The Centre for Religion and Public Life research explores the role of religious actors and beliefs in mobilisations for social change around a variety of socio-political categories, such as race, class, gender and sexuality, and concerns relating to climate change, development, human rights and multiculturalism.
Work in this area is multidisciplinary, making use of anthropological, sociological, philosophical and theological approaches, and concerns a wide range of global contexts. Overall it is characterised by a commitment to social justice and by innovative methodologies blurring the boundaries between academic research and activist engagement.
- Dr Caroline Fielder
- Dr Rachel Muers
- Dr Mustapha Sheikh
- Dr Jasjit Singh
- Dr Stefan Skrimshire
- Dr Johanna Stiebert
- Dr Adriaan van Klinken
Postgraduate research students
- Yahya Birt
- Sofia Rehman
- Adriaan van Klinken, “Culture Wars, Race and Sexuality: A Nascent Pan-African LGBT Affirming Movement and the Future of Christianity”, Journal of Africana Religions 5/2 (2017), 217-238.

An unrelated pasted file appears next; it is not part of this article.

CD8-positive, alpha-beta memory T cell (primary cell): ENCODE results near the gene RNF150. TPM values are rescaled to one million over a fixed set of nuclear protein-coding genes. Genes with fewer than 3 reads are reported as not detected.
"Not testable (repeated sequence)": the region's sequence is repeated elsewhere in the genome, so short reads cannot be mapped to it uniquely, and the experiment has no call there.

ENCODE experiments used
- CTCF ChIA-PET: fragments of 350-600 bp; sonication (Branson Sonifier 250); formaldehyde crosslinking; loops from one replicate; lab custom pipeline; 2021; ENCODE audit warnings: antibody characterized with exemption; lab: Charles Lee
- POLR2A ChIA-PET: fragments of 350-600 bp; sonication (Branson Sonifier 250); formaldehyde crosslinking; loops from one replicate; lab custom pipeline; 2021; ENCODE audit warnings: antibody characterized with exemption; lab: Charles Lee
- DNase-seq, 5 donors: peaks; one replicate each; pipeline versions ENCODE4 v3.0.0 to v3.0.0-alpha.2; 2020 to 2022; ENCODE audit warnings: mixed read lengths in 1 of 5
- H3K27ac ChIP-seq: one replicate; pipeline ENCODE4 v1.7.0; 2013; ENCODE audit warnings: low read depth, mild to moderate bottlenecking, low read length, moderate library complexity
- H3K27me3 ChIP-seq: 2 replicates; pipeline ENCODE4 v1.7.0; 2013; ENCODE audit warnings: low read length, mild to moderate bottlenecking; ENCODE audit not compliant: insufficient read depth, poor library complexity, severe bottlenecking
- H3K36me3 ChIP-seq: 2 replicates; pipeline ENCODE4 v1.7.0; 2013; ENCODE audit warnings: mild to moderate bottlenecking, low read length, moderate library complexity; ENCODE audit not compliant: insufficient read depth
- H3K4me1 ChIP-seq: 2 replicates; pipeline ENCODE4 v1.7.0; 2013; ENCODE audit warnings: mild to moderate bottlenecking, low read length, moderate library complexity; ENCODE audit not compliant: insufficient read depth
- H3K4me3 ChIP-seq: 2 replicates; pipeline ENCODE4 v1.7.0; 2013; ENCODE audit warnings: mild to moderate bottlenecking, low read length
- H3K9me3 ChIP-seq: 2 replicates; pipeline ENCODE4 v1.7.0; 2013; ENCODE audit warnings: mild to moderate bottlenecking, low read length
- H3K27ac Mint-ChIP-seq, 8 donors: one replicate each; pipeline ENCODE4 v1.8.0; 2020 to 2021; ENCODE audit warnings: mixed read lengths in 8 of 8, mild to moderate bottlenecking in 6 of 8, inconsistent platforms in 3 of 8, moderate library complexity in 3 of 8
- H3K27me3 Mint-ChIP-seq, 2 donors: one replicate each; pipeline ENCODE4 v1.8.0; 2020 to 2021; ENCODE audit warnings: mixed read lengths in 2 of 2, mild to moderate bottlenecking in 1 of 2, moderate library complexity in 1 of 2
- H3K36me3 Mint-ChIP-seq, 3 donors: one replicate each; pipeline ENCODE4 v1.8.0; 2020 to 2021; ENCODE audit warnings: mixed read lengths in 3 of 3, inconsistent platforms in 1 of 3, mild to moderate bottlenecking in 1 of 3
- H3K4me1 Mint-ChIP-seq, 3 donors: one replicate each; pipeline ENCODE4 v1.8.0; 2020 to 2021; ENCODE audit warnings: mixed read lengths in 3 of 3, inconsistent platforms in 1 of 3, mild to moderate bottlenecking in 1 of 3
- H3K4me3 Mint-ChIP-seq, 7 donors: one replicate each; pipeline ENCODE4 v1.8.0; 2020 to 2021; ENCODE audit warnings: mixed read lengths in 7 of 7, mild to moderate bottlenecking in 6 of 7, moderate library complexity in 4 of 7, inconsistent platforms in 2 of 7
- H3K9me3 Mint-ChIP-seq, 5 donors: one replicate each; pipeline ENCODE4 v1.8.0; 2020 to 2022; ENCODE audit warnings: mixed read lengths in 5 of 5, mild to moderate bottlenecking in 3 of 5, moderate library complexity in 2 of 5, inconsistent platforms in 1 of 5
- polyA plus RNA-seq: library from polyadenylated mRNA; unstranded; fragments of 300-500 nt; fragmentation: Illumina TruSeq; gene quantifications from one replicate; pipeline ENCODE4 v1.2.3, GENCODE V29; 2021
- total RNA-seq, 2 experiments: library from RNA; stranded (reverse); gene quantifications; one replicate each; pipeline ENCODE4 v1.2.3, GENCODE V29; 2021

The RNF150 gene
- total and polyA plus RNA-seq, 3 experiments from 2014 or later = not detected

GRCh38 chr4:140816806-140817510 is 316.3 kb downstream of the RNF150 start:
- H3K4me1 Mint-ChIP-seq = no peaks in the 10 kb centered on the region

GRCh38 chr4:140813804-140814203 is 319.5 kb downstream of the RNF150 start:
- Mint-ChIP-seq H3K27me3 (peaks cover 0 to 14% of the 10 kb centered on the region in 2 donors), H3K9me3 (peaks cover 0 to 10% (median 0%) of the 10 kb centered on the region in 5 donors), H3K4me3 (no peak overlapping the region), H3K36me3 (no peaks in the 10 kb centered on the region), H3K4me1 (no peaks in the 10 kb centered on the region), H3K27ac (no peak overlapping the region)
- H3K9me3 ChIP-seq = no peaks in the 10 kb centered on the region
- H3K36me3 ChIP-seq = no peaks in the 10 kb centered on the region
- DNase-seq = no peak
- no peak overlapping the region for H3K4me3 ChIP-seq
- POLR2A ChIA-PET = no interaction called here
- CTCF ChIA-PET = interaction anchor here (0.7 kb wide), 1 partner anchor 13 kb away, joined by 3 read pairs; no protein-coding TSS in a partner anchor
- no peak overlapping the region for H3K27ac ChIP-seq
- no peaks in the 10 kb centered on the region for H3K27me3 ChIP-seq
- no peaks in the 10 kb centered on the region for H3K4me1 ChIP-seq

- Rachel Muers and Rhiannon Grant, “Documentary Theology: Testing a New Approach to Texts in Religious Communities”, Journal of the American Academy of Religion (2017).
- Emma Tomalin, Caroline Starkey and Anna Halafoff, “Cyber Sisters: Buddhist Women's Online Activism and Practice”, Annual Review of the Sociology of Religion vol. 6 (2015), 11-33.
- Emma Tomalin, Handbook of Religions and Global Development (London: Routledge 2015).
Stiebert is co-lead for The Shiloh Project, investigating intersections between rape cultures, religion and the Bible. Related to this, she is Primary Investigator of an AHRC Research Network Grant (International Highlight Notice), entitled ‘Resisting Gender-Based Violence and Injustice Through Activism with Bible Texts and Images’ (2018-2020), as well as Co-Investigator for grants funded by the White Rose Consortium (to establish a research network in Yorkshire, 2018-2019) and by the Worldwide Universities Network to work with academics and third-sector groups in Accra, Ghana (2018-2019) on issues of religion and gender-based violence.